"Kevin?" I heard a worried voice say, snapping me out of my slumber. "What are you doing here at this time of night?"
I looked up at the man who had been so good to me, and as tears ran down my face, my voice failed me and a million thoughts ran through my head.
How could I tell him? What was he going to think? Even worse, would he send me back? Just thinking about going back when I had made it this far, for this long, was too much. I’d rather be dead.
I can still remember the day I took off. I was scared, but my mind was made up. Honestly, I had no where else to turn. I had to leave. I had to make a selfish decision for once in my life, because if I didn’t, things would never change.
There was a time in my life when I was fairly happy. My parents had divorced shortly after I was born, and I lived with my mom, who struggled but always managed to make ends meet. But I knew she was always on the edge of falling apart. Simple things like doing laundry would make her break down and cry. I would come home from school and find the house almost completely dark, the only source of light coming from the television. She would usually be watching an old black and white show, and she was always in a bad mood.
Normally I would go straight to my room and start my homework, then I would come downstairs, do the dishes that were in the sink, then I would take off on my bike. I didn’t actually have any place to go in particular, so I would either look for some friends or I would take the familiar path I had grown accustomed to taking.
I had a peculiar habit of following the city bus stop signs around town, trying to figure out the exact route that it took. Then, I would escape in my own imagination for a few hours, pretending my bike was the bus and that I was the driver. I would stop at each sign and wait for a minute or so, the exact time that I had figured out that the bus would stop to unload and load passengers.
Eventually, the street lights would come on outside and I knew it was time to get home. So I would start the same journey home, stopping at each bus stop, as if I were making the final run of the day. When I parked my bike in the garage, I would pretend to fill it with gas and tell myself that I was ready for my route the next day. Then I’d make my way back into the house, where my mom might or might not have made dinner.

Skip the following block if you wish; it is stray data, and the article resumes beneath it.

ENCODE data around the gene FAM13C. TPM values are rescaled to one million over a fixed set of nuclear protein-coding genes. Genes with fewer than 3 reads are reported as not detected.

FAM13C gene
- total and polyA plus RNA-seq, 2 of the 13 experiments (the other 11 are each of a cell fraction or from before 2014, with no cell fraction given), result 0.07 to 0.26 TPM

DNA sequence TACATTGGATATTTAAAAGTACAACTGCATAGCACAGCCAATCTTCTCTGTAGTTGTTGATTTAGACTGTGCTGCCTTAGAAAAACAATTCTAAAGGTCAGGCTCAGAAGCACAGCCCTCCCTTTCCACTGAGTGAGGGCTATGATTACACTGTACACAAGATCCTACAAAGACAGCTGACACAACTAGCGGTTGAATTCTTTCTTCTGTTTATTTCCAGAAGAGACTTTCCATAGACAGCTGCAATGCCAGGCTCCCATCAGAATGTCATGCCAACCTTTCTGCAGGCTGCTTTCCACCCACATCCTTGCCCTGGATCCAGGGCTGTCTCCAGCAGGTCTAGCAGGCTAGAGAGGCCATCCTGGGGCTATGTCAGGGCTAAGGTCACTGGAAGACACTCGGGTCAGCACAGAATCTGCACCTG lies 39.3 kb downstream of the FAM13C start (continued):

I knew something was wrong, but I could never figure it out. I didn’t have a word or a name to apply to what was wrong with my mom. I just knew that when she was happy, things were good. When she was sad, though, it was never okay. I often found myself on the receiving end of her anger. It wasn’t always physical abuse, though. More often than not, it was verbal and emotional abuse that she like to heap on me.
When I was ten, though, something changed completely. My dad had just dropped me off at home on a Sunday evening, and my mom was waiting for me with fire in her eyes.
"So when were you going to tell me that your dad knew about Billy?" she demanded. I looked up at her, confused.
"He doesn’t know," I stammered, nervous because I knew what was coming next.
"Don’t fucking lie to me!" she screamed as she took her high heal shoe off and advanced on me. I knew better than to try to fend her off, or to try to run. Instead, I just stood there while she attacked me, letting the heal land where ever it may. When she was done beating me, she forced me into the kitchen where she grabbed a bottle of dish soap that was sitting on the counter and forced it into my mouth, squeezing the bottle with all her might.
"You have no business telling him anything about me!" she screamed as I slumped to the floor and cried. She grabbed a handful of my hair and forced me to look at her blazing eyes as she continued her rant. I finally made it to my feet and moved ashamedly to my room, where I cried myself to sleep.
Billy was my moms boyfriend who happened to also be incarcerated for armed robbery. She met him through my uncle, who was in jail with him. They started talking and after my uncle was released, she still went to the prison to visit Billy. She had warned me from the start not to mention this fact to my dad because he would most likely take me away from her.
I knew my parents had a bitter custody battle over me. I was kidnaped several times by my dad when I was a baby, and my mom had to actually go to school with me everyday and work in my classroom with my teacher as an aide because she was too frightened of him kidnaping me again.
To tell the truth, my dad hadn’t done that since I was a baby, but my mom had learned not to trust him. I always heard over the years about how he was a terrible, abusive man, and how she had to leave him for our own protection. But my dad didn’t strike me that way. Sure, he spanked me every once in a while, but for the most part, he wasn’t what I would call abusive.
Right after my parents divorced, my dad remarried. To say that my stepmom was mean would be putting it mildly. She hated my gut’s, and when my dad was gone and she had to watch me, I was always either in my room or in the corner. I wasn’t allowed outside, I wasn’t allowed to play with my step brother, and I wasn’t allowed to speak. I never questioned it. I would just wait patiently for my dad to get back.
One day, after I turned eleven, my mom was in a pretty good mood. We worked together in the kitchen making banana bread because it was raining outside and I couldn’t take my route. We ended up on the couch together where she actually read to me. It had been a long time since we had done anything like that, so I soaked it up.